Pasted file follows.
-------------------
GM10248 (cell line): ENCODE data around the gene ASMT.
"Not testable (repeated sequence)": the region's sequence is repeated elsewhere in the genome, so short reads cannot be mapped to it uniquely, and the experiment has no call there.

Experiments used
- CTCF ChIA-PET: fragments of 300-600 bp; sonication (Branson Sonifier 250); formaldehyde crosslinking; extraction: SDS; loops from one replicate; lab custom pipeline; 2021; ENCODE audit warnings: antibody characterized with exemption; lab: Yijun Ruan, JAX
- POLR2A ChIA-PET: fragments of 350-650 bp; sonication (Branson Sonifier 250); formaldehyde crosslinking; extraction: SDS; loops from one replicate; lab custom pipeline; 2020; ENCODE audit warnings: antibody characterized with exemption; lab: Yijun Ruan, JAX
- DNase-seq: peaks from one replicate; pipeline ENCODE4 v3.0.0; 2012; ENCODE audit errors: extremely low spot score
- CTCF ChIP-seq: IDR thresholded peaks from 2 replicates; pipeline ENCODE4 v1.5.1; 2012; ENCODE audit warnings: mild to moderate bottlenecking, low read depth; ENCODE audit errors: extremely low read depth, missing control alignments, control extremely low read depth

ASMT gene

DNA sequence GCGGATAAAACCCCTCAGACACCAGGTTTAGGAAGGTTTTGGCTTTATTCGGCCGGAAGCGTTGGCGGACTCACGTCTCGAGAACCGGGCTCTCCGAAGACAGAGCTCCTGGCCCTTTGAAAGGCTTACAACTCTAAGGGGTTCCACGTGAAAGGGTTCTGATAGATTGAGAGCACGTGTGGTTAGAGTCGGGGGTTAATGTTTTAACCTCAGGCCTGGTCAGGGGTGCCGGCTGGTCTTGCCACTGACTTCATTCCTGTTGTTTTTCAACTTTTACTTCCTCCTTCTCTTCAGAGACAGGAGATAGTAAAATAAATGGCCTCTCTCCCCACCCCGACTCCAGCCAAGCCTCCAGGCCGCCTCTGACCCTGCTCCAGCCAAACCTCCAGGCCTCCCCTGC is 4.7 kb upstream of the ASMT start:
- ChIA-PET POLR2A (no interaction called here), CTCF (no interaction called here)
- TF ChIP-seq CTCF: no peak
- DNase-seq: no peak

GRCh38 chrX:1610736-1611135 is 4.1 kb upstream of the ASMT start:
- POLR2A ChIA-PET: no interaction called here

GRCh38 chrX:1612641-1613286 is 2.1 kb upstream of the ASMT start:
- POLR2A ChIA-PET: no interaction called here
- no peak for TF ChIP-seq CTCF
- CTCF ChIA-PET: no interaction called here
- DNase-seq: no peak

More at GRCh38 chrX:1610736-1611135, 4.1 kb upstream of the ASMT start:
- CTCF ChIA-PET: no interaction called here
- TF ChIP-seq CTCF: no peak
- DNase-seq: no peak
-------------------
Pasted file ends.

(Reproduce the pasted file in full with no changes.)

GM10248 (cell line): ENCODE data around the gene ASMT.
"Not testable (repeated sequence)": the region's sequence is repeated elsewhere in the genome, so short reads cannot be mapped to it uniquely, and the experiment has no call there.

Experiments used
- CTCF ChIA-PET: fragments of 300-600 bp; sonication (Branson Sonifier 250); formaldehyde crosslinking; extraction: SDS; loops from one replicate; lab custom pipeline; 2021; ENCODE audit warnings: antibody characterized with exemption; lab: Yijun Ruan, JAX
- POLR2A ChIA-PET: fragments of 350-650 bp; sonication (Branson Sonifier 250); formaldehyde crosslinking; extraction: SDS; loops from one replicate; lab custom pipeline; 2020; ENCODE audit warnings: antibody characterized with exemption; lab: Yijun Ruan, JAX
- DNase-seq: peaks from one replicate; pipeline ENCODE4 v3.0.0; 2012; ENCODE audit errors: extremely low spot score
- CTCF ChIP-seq: IDR thresholded peaks from 2 replicates; pipeline ENCODE4 v1.5.1; 2012; ENCODE audit warnings: mild to moderate bottlenecking, low read depth; ENCODE audit errors: extremely low read depth, missing control alignments, control extremely low read depth

ASMT gene

DNA sequence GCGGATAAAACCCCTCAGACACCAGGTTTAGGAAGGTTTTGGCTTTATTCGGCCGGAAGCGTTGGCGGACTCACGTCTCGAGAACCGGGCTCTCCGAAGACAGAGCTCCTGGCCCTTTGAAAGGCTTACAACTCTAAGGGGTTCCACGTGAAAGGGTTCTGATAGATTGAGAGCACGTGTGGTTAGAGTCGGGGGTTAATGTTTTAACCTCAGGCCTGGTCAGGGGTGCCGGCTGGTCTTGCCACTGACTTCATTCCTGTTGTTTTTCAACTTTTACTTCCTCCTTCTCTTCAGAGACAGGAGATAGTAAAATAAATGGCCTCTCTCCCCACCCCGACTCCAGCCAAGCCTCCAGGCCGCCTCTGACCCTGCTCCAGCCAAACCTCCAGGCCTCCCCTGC is 4.7 kb upstream of the ASMT start:
- ChIA-PET POLR2A (no interaction called here), CTCF (no interaction called here)
- TF ChIP-seq CTCF: no peak
- DNase-seq: no peak

GRCh38 chrX:1610736-1611135 is 4.1 kb upstream of the ASMT start:
- POLR2A ChIA-PET: no interaction called here

GRCh38 chrX:1612641-1613286 is 2.1 kb upstream of the ASMT start:
- POLR2A ChIA-PET: no interaction called here
- no peak for TF ChIP-seq CTCF
- CTCF ChIA-PET: no interaction called here
- DNase-seq: no peak

More at GRCh38 chrX:1610736-1611135, 4.1 kb upstream of the ASMT start:
- CTCF ChIA-PET: no interaction called here
- TF ChIP-seq CTCF: no peak
- DNase-seq: no peak